“The greatest security against sin is to be shocked at its presence” (Thomas Carlyle)
For many years, I lived an oxymoron called “the worldly Christian” life. I was raised by parents who took me to church Sunday morning, Sunday night and Wednesday night, and kept me well insulated against impurity. I married at the age of eighteen, a very innocent young woman still because they had guarded me well.
But around the age of twenty, my husband and I decided we were ready to start a family, and I quit my job outside the home and began a home day care center so that when our baby arrived, I would be able to stay home with her.
Keeping a houseful of children kept me pretty busy until naptime came. I had a couple of hours to kill, and I soon discovered soap operas. Before long I was watching three of them. Even more than thirty years ago, soap operas were pretty rank, but I loved them. I looked forward to them every day, and dwelt on the lives of those fictitious people.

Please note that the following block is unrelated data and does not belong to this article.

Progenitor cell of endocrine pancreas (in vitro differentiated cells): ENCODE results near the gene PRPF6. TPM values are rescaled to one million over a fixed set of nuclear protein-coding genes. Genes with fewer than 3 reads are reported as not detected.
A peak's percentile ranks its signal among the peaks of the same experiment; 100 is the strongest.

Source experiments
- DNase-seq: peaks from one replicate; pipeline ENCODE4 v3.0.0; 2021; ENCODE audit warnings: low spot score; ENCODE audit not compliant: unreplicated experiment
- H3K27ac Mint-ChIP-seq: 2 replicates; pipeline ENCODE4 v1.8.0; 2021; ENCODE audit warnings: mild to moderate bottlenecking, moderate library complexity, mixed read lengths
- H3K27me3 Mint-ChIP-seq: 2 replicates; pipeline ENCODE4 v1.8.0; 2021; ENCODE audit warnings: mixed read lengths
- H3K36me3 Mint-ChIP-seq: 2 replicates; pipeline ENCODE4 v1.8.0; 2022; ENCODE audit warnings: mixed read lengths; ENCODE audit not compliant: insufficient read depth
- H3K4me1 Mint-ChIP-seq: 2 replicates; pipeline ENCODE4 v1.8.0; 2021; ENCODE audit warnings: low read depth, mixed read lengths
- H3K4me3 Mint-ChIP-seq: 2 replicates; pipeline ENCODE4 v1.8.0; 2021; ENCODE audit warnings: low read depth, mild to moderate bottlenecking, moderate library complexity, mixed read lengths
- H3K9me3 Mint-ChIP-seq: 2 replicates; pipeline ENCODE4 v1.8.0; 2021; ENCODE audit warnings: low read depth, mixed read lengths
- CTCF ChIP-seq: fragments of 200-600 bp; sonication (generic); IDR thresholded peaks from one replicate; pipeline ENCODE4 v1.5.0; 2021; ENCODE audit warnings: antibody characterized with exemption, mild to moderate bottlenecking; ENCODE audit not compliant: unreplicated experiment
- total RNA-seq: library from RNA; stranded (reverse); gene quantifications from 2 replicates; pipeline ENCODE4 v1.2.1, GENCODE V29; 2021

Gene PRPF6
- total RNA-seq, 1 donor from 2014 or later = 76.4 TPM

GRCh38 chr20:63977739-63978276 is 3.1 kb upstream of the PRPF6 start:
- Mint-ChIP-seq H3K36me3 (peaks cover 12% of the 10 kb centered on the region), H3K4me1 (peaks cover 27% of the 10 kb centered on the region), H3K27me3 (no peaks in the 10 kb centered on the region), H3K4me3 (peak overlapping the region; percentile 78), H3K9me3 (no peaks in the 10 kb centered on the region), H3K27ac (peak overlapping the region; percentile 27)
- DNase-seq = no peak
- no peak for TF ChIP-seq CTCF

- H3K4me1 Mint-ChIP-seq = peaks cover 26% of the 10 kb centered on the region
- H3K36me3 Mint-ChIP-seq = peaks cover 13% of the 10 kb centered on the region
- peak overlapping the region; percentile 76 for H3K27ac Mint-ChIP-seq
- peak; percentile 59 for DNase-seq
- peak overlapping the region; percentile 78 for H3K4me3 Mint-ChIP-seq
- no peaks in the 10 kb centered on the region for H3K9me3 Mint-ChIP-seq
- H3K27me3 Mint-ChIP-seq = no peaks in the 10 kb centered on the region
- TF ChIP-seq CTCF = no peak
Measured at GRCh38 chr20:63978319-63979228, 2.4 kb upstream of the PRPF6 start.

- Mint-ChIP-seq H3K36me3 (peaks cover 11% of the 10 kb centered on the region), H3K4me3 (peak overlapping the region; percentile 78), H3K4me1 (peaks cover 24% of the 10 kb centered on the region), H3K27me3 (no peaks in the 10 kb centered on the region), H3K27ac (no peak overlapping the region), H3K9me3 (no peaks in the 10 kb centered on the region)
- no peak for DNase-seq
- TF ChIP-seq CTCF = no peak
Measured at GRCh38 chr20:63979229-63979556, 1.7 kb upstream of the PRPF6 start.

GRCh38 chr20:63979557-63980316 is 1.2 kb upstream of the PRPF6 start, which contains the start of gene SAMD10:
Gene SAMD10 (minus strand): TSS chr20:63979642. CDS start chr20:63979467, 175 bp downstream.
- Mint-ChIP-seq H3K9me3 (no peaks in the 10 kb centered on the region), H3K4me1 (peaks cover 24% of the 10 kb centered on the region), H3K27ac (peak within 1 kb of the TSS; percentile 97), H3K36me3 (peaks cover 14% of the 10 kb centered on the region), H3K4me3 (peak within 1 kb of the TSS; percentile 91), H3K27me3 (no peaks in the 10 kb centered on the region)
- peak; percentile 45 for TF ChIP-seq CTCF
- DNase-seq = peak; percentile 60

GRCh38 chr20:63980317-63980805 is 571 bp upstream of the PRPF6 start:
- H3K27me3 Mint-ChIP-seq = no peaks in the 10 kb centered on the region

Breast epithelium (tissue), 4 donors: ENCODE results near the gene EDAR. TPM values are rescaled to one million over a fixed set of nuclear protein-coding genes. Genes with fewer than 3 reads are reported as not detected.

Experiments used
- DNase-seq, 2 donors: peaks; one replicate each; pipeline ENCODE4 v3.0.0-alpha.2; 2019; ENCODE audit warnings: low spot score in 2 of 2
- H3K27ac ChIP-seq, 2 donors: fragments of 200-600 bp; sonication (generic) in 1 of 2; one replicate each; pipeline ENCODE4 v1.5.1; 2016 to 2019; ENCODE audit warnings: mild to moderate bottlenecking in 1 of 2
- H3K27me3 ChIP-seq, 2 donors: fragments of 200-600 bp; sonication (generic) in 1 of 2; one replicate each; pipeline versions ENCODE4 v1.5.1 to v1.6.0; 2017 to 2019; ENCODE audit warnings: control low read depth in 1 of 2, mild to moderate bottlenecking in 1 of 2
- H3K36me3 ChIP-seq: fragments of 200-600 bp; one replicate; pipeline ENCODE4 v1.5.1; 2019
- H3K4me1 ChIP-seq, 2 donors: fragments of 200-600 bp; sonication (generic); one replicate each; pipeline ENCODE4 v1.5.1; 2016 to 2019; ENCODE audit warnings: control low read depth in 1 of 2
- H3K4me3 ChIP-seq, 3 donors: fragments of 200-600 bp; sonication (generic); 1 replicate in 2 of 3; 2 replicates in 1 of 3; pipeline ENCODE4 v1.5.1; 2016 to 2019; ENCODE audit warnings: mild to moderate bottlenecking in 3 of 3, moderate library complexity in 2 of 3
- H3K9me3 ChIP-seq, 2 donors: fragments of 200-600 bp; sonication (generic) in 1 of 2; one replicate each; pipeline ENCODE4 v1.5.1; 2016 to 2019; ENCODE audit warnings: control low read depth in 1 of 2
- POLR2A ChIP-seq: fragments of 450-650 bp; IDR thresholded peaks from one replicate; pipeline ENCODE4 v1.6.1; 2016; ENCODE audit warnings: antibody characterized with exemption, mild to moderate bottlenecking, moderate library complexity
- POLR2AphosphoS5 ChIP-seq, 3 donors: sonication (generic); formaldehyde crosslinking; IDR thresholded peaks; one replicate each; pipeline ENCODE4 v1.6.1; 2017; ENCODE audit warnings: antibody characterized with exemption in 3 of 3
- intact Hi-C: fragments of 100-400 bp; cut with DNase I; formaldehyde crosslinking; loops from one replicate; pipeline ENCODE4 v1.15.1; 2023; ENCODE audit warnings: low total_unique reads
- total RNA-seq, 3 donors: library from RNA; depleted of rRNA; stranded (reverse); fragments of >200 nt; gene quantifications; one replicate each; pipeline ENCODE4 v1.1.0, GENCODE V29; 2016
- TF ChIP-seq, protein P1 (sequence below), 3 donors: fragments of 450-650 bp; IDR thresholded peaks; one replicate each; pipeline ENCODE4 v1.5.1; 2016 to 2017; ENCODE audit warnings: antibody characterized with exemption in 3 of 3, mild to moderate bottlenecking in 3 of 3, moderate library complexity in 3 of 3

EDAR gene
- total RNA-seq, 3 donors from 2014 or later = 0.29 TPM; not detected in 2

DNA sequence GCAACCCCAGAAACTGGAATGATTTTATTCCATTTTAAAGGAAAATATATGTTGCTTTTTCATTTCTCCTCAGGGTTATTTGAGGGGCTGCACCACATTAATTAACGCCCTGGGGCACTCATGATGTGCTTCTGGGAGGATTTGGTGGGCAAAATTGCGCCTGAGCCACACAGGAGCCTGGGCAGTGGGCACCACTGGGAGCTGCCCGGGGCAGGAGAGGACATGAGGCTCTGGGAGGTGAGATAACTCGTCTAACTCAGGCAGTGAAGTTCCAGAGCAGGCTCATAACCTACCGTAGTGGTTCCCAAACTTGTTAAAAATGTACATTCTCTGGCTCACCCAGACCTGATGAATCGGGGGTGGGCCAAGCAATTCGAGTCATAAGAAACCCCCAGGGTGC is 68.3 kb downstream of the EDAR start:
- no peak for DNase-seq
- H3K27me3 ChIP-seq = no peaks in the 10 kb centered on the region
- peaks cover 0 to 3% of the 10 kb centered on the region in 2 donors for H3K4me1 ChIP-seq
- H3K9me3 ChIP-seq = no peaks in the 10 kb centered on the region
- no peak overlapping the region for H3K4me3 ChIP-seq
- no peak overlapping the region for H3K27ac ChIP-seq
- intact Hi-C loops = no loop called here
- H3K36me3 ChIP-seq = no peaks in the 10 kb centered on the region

I also began to take women’s magazines; my husband and I went to the movies and rented them to watch at home, not worrying about the ratings. I have always been an avid reader, and I was not careful what I bought or checked out of the library. After all, I was an adult, and I could handle it, right?
My thought life was filled with these impure things. I repeated what I had seen on TV and read in books. I told and laughed at crude jokes. I enjoyed hearing things that the Bible means when it says in Ephesians 5:12 “It is shameful even to talk about the things that ungodly people do in secret.”
But still, I thought I was alright. I was still going to church every Sunday and Wednesday night. I taught in children’s Bible classes and Mother’s Day Out programs. I was very active, to the point that my children were sometimes left on their own while I did all these things with church.
So when, in my late twenties and on into my thirties, my life took a turn for the worse, I was surprised and dismayed. I had done everything right. Hadn’t I?